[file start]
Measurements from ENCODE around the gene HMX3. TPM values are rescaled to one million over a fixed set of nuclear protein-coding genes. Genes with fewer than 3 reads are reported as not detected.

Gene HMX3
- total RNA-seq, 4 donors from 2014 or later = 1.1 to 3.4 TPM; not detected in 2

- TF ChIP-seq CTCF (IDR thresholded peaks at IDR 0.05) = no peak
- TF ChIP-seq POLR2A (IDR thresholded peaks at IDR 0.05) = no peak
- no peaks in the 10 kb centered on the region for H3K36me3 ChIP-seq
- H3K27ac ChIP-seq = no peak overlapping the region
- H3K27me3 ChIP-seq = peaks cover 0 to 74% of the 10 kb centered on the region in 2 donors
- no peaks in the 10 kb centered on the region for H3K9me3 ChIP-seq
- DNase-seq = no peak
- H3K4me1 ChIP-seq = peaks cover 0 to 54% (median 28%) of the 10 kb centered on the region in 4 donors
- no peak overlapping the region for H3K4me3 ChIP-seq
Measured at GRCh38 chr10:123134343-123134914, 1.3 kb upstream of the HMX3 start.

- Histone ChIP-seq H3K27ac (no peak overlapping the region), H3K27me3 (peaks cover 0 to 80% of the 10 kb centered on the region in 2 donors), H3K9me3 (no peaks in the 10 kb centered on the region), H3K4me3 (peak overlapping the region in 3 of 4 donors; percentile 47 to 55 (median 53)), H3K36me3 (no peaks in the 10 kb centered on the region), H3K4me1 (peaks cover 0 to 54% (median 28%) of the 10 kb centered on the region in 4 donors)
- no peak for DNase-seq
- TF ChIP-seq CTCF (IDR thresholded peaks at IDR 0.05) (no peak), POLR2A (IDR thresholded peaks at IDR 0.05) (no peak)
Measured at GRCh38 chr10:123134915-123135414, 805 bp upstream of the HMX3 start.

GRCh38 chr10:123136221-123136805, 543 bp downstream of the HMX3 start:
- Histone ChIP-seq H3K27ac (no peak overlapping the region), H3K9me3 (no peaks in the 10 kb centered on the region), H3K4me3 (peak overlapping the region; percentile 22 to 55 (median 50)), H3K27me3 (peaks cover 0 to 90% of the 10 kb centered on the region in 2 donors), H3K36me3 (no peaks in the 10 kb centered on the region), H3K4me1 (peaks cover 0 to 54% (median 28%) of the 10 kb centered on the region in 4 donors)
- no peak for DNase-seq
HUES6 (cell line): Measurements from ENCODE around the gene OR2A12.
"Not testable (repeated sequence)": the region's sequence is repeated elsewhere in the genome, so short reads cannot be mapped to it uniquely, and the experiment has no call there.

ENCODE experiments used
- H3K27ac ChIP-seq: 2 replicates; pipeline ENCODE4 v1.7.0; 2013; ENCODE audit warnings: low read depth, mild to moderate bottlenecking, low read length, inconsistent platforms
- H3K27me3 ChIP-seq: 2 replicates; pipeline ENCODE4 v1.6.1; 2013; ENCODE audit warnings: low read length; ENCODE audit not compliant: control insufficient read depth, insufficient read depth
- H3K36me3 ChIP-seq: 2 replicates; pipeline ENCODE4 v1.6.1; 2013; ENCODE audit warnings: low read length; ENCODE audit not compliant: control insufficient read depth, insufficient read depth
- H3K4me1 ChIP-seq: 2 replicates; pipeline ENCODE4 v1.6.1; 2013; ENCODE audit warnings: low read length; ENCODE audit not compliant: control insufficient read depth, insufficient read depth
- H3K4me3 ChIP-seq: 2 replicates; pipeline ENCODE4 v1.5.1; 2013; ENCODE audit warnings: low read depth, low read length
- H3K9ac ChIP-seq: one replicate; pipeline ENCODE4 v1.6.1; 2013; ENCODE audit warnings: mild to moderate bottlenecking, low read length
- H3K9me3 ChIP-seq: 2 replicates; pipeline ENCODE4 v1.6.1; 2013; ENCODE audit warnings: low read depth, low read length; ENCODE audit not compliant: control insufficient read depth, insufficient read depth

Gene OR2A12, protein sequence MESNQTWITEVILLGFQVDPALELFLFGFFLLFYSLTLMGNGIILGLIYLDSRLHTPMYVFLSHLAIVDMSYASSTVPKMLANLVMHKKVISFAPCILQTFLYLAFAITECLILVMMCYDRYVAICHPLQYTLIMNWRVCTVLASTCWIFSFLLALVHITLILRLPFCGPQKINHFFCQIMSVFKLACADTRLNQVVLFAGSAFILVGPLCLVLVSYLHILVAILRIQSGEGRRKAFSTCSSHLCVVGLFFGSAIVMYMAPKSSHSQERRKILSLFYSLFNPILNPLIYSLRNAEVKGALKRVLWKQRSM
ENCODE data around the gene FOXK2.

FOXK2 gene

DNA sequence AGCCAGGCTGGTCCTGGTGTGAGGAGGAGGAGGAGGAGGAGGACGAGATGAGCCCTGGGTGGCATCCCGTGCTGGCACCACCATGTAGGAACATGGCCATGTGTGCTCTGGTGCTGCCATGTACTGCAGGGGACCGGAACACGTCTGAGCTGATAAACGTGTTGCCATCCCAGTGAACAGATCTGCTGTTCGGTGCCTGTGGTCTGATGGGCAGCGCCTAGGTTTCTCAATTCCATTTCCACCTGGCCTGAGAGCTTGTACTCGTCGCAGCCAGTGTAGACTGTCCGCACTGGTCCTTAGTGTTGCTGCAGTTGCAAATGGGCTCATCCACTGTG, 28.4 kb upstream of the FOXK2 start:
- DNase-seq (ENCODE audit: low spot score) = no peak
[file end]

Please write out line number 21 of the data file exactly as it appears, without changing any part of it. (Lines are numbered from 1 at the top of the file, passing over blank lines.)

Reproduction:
HUES6 (cell line): Measurements from ENCODE around the gene OR2A12.